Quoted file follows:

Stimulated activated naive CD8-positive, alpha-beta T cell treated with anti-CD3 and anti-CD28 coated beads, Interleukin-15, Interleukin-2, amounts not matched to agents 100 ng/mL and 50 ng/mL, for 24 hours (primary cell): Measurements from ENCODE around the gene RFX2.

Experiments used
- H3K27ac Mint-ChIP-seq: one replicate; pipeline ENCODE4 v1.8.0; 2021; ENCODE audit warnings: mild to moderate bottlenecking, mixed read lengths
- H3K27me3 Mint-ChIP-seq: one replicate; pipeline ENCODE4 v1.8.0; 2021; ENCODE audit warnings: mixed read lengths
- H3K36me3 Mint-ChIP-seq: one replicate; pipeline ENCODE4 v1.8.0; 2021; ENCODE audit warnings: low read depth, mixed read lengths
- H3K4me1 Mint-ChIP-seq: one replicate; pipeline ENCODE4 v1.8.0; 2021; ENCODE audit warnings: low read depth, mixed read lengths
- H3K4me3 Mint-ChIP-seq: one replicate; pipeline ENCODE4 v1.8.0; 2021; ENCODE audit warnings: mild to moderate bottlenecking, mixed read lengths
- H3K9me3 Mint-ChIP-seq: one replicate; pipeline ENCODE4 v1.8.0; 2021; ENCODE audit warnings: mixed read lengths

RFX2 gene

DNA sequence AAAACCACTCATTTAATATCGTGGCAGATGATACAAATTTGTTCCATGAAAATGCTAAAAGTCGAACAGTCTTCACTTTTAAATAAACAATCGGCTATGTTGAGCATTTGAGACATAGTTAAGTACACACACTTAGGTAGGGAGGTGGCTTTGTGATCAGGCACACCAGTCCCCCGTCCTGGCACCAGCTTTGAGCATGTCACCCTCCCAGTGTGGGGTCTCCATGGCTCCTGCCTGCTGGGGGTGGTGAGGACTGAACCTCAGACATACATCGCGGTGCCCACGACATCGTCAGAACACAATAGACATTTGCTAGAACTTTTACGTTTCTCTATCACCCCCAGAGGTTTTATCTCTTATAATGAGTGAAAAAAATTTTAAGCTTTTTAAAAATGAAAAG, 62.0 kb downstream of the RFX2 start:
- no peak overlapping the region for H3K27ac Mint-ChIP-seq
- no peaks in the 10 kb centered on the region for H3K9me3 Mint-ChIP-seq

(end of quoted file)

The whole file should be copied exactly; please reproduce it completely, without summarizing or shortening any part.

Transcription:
Stimulated activated naive CD8-positive, alpha-beta T cell treated with anti-CD3 and anti-CD28 coated beads, Interleukin-15, Interleukin-2, amounts not matched to agents 100 ng/mL and 50 ng/mL, for 24 hours (primary cell): Measurements from ENCODE around the gene RFX2.

Experiments used
- H3K27ac Mint-ChIP-seq: one replicate; pipeline ENCODE4 v1.8.0; 2021; ENCODE audit warnings: mild to moderate bottlenecking, mixed read lengths
- H3K27me3 Mint-ChIP-seq: one replicate; pipeline ENCODE4 v1.8.0; 2021; ENCODE audit warnings: mixed read lengths
- H3K36me3 Mint-ChIP-seq: one replicate; pipeline ENCODE4 v1.8.0; 2021; ENCODE audit warnings: low read depth, mixed read lengths
- H3K4me1 Mint-ChIP-seq: one replicate; pipeline ENCODE4 v1.8.0; 2021; ENCODE audit warnings: low read depth, mixed read lengths
- H3K4me3 Mint-ChIP-seq: one replicate; pipeline ENCODE4 v1.8.0; 2021; ENCODE audit warnings: mild to moderate bottlenecking, mixed read lengths
- H3K9me3 Mint-ChIP-seq: one replicate; pipeline ENCODE4 v1.8.0; 2021; ENCODE audit warnings: mixed read lengths

RFX2 gene

DNA sequence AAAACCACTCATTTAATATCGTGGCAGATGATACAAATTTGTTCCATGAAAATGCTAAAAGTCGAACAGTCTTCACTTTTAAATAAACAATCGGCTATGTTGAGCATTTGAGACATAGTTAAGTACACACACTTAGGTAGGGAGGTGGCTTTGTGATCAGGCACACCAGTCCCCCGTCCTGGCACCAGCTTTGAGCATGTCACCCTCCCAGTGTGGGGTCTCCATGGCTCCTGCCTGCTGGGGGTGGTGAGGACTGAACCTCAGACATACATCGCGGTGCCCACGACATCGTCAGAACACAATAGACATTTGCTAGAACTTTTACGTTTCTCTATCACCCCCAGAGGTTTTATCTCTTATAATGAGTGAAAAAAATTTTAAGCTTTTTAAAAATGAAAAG, 62.0 kb downstream of the RFX2 start:
- no peak overlapping the region for H3K27ac Mint-ChIP-seq
- no peaks in the 10 kb centered on the region for H3K9me3 Mint-ChIP-seq